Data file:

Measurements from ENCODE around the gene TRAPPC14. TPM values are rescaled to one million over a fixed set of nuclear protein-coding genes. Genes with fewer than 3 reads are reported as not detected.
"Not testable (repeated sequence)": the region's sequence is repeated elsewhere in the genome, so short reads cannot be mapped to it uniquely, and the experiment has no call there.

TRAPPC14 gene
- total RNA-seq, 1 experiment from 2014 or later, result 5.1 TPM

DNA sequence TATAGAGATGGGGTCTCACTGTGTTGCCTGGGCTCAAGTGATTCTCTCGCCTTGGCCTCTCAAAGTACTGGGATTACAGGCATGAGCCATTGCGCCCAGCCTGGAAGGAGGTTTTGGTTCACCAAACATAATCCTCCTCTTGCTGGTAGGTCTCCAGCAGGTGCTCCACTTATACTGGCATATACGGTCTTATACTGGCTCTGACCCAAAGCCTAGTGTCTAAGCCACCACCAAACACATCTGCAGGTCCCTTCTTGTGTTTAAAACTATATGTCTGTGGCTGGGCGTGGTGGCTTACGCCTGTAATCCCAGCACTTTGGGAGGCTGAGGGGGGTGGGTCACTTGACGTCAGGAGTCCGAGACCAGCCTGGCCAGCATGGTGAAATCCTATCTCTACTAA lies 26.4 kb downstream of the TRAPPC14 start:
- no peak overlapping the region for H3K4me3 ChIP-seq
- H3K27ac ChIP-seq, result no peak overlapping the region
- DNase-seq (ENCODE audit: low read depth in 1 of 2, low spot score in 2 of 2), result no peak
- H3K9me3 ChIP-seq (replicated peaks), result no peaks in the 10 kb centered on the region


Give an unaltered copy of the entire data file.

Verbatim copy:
Measurements from ENCODE around the gene TRAPPC14. TPM values are rescaled to one million over a fixed set of nuclear protein-coding genes. Genes with fewer than 3 reads are reported as not detected.
"Not testable (repeated sequence)": the region's sequence is repeated elsewhere in the genome, so short reads cannot be mapped to it uniquely, and the experiment has no call there.

TRAPPC14 gene
- total RNA-seq, 1 experiment from 2014 or later, result 5.1 TPM

DNA sequence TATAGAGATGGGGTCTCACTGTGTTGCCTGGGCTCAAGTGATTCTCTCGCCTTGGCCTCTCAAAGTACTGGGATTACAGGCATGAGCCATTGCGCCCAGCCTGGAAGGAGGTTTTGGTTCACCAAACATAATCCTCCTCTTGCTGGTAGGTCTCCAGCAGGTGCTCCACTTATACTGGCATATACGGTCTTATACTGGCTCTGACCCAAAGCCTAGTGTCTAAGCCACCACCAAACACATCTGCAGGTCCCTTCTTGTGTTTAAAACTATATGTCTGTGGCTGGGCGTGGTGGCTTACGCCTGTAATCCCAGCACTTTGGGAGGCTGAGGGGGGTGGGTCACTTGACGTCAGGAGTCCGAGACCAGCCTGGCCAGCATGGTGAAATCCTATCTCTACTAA lies 26.4 kb downstream of the TRAPPC14 start:
- no peak overlapping the region for H3K4me3 ChIP-seq
- H3K27ac ChIP-seq, result no peak overlapping the region
- DNase-seq (ENCODE audit: low read depth in 1 of 2, low spot score in 2 of 2), result no peak
- H3K9me3 ChIP-seq (replicated peaks), result no peaks in the 10 kb centered on the region